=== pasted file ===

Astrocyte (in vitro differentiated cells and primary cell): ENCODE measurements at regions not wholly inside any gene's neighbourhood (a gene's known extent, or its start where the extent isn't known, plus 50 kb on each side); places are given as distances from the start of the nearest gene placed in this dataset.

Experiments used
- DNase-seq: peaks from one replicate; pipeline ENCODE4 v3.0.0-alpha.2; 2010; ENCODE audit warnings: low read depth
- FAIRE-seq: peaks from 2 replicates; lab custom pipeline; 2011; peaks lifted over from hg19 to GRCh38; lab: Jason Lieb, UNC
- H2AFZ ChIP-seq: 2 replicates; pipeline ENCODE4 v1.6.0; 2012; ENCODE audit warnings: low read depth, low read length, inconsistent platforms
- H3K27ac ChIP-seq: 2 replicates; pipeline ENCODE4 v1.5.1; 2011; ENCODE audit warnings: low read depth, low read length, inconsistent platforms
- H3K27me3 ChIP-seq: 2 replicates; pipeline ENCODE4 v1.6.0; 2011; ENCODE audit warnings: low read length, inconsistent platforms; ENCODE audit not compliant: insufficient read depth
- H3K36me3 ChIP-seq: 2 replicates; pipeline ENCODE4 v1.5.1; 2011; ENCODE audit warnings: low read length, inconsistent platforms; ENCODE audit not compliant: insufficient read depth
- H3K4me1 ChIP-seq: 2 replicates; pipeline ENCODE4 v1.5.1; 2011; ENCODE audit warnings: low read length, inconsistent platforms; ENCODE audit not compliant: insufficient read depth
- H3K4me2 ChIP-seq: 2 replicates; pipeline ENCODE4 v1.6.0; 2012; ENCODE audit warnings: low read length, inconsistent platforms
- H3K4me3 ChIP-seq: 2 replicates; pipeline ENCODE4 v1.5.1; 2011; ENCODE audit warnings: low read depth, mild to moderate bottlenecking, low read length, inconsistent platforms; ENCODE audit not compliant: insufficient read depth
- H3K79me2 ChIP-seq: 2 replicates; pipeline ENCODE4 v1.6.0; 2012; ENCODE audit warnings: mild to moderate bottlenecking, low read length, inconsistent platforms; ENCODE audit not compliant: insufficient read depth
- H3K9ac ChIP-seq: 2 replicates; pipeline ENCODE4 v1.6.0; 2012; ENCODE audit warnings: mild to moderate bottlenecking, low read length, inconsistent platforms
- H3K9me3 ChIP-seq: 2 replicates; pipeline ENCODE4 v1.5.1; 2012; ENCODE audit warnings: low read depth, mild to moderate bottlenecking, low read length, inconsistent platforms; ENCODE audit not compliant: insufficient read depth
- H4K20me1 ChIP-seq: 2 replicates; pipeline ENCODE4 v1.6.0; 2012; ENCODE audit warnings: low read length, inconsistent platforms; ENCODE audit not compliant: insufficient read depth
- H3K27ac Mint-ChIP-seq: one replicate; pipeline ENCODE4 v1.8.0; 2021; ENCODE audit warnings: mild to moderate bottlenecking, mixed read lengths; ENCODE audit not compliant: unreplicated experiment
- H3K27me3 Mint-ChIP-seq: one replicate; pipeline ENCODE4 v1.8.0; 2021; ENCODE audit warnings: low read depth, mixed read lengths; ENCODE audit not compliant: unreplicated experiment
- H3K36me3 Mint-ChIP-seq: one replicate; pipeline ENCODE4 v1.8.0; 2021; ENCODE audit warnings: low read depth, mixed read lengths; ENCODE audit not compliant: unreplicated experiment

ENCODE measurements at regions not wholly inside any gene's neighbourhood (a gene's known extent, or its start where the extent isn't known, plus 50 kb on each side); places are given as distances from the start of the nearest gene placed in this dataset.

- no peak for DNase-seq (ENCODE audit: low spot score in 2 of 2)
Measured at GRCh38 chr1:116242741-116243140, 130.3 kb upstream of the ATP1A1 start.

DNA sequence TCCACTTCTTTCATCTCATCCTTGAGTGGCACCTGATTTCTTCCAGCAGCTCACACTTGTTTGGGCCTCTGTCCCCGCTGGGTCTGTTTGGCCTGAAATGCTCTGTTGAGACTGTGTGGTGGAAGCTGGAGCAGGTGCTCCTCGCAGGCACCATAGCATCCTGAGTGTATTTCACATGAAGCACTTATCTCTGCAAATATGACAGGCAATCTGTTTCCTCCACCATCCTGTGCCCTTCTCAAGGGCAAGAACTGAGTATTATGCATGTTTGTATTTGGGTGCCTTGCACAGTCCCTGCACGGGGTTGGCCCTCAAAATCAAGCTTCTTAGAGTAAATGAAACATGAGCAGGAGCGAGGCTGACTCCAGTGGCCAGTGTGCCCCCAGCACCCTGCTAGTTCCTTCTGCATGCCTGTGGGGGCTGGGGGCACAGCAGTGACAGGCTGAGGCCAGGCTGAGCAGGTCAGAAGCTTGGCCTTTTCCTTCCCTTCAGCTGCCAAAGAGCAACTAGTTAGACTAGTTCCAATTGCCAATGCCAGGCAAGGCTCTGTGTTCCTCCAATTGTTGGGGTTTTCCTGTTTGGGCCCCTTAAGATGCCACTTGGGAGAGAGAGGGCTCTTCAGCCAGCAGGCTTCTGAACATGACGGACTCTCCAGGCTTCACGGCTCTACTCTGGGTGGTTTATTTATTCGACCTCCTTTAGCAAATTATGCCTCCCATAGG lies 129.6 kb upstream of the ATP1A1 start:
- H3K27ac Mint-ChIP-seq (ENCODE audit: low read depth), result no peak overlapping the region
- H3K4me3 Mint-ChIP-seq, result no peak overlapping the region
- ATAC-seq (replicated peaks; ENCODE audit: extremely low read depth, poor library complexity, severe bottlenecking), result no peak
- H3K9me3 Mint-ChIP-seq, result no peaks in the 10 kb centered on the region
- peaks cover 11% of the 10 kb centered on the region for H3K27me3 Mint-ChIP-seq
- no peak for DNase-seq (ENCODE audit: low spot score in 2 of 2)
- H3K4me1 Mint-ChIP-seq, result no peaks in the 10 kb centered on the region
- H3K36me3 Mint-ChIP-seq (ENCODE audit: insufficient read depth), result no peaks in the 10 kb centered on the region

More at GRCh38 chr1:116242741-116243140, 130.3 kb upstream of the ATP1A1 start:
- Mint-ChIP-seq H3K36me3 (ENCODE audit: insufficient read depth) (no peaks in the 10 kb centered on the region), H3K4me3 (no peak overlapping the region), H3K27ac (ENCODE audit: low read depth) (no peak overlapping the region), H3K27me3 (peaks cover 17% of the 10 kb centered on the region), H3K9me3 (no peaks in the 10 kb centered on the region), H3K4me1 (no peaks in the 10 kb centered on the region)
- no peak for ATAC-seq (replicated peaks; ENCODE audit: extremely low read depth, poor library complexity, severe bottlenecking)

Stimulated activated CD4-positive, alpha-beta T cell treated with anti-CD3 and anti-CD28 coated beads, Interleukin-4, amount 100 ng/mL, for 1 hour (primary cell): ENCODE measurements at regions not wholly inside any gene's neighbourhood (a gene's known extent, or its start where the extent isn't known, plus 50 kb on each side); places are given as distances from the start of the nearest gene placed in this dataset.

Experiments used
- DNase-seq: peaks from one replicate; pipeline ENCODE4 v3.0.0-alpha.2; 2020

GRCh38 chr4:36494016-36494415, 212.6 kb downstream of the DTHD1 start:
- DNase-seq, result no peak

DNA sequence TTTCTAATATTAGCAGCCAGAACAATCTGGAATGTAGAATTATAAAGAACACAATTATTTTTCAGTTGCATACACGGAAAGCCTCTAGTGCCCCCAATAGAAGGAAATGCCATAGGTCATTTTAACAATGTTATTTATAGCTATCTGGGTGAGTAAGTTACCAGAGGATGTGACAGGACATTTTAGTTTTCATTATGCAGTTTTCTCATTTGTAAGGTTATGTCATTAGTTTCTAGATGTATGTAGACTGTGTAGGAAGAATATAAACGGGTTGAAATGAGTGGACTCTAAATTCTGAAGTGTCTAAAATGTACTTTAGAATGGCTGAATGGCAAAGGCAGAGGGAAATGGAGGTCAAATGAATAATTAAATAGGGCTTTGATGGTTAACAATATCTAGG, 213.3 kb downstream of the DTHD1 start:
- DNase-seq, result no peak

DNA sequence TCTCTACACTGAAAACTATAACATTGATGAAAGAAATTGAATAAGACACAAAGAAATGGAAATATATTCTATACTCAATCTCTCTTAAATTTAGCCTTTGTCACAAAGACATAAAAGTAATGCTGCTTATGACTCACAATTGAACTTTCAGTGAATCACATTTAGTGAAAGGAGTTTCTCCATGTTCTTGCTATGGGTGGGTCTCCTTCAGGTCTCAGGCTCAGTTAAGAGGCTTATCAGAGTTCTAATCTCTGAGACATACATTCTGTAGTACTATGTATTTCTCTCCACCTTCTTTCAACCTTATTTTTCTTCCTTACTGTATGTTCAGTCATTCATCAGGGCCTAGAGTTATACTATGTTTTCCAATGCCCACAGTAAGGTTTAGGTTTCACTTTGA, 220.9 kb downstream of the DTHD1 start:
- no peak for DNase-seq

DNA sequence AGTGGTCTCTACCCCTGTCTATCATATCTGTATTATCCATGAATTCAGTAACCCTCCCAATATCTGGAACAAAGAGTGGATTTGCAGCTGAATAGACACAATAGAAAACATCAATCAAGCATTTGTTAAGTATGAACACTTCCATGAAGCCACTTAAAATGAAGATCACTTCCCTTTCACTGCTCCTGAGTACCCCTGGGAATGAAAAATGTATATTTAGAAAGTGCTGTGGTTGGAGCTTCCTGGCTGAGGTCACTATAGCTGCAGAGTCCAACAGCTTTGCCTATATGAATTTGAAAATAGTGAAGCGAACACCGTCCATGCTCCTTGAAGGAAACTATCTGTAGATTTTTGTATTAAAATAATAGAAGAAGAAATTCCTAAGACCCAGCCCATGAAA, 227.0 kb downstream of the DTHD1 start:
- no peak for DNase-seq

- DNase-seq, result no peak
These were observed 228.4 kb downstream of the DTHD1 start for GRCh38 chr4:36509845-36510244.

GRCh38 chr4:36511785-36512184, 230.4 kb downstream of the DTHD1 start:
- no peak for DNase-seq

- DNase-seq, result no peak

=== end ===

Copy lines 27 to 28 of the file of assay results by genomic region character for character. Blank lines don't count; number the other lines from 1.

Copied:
- peaks cover 11% of the 10 kb centered on the region for H3K27me3 Mint-ChIP-seq
- no peak for DNase-seq (ENCODE audit: low spot score in 2 of 2)